Agriculture expert says Bt- Cotton has led to increased yields


A senior lecturer of Biotechnology at Lilongwe University of Agriculture and Natural Resources (LUANAR) Abel Sefasi says Malawi cotton farmers are benefiting from genetically modified variety Bt-cotton as it has improved farmers’ yields.

According to Sefasi, since the introduction of of Biotech cotton, the yields for farmers who adopted the seed have increased to 800 kilograms per hectare from 400 kilograms per hectare and this is a big improvement.

“90 percent of the cotton that we have was produced through this technology and farmers are having high yields of cotton from that. We are looking forward to the other benefits that we have seen in other countries. For example, we want maize to be drought tolerant and to be able to fight insects,” said Sefasi.

According to Sefasi, the science of genetic engineering has solved problems in crops such as maize and soya bean because farmers are able to grow crops in an environment where there is a lot of insects and the crops can grow without being affected by the insects.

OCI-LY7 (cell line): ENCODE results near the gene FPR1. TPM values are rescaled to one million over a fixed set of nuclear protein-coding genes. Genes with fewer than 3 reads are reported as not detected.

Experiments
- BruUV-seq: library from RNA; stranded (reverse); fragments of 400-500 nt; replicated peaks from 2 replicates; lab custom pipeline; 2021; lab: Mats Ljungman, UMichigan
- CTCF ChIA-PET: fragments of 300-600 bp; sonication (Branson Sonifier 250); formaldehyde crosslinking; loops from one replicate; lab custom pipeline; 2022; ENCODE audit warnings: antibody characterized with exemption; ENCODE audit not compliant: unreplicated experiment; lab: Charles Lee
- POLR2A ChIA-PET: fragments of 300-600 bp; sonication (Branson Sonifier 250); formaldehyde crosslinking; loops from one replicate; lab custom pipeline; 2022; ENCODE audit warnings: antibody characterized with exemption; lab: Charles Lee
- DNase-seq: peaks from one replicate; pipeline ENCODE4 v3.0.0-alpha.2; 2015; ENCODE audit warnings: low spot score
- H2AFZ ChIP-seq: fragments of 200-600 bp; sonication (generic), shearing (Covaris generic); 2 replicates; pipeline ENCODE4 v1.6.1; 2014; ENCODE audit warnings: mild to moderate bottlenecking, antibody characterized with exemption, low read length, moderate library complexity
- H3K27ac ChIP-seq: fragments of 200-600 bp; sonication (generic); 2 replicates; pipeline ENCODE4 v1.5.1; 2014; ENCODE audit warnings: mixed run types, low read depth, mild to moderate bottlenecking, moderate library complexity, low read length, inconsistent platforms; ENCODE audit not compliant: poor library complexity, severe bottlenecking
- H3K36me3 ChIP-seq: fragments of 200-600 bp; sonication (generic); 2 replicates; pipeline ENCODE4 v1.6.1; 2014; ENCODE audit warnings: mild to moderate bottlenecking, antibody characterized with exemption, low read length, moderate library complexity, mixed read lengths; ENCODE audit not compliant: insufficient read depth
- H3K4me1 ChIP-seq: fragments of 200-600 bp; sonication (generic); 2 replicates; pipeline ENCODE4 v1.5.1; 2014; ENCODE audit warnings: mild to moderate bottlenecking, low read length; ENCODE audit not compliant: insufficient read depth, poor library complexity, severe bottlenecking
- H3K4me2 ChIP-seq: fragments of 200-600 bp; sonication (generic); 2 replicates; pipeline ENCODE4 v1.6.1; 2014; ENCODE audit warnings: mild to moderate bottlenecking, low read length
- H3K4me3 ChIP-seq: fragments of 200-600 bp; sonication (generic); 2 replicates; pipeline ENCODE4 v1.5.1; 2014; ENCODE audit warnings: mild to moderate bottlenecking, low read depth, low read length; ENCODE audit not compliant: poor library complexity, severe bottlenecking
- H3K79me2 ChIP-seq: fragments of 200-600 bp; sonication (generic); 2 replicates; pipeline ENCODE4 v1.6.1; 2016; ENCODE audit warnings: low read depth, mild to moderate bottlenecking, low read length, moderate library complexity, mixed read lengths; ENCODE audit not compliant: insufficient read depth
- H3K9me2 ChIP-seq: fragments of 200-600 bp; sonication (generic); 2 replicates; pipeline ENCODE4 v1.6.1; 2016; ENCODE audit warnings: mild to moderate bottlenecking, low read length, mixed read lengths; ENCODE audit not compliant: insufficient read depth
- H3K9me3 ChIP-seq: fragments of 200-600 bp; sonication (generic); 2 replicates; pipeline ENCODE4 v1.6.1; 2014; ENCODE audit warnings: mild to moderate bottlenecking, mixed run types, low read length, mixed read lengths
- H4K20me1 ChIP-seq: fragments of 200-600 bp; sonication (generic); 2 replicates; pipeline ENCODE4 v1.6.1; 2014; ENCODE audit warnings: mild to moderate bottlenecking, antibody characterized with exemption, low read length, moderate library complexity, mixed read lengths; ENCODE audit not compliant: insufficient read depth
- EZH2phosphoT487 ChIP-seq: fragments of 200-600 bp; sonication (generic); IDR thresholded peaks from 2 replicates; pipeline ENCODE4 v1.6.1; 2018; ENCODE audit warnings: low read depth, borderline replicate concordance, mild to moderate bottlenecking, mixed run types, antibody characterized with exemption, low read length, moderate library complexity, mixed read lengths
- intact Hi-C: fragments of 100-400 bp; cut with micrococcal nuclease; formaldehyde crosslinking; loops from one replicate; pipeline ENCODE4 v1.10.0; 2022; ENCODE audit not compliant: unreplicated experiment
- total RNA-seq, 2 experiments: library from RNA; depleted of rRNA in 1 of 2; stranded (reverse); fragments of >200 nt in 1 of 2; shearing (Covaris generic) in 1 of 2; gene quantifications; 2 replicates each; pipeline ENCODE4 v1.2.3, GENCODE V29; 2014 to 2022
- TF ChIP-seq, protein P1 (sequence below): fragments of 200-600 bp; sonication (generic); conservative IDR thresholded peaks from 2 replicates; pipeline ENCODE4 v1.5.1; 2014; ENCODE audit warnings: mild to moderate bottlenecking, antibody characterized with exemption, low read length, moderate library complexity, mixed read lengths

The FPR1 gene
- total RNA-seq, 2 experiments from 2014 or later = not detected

Sefasi, however, noted that there is low rate of adopting biotechnology in the country due to poor communication.

“Policy makers need to be made aware of the power of this technology in terms of solving real problems for Malawi. You know Malawi is dependent on agriculture and the moment there are diseases with crops like maize, the moment there are issues of Cyclones, those challenges cause problems in the yields of the crops

“We should have a conversation that will make people realise that there are advantages of biotechnology which some farmers are already enjoying in cotton,” said Sefasi.

Lilian Chimphepo, National Biosafety Registrar under Ministry of Natural Resources and Climate Change, encouraged scientists in the country to submit applications on varieties of crops.

“So far, we have only adopted one GM crop which is BT-cotton in 2019 and now farmers are actually growing the crops. For us, we receive an application then we work on the application. Researchers, the scientists once they bring the technology, that’s our job to regulate to see the safety, to consider the safety issues for the environment as well as safety issues for consumption for the health of people and also livestock. So we need to have more applications from scientists and then we will see if their applications are good,” said Chimphepo.

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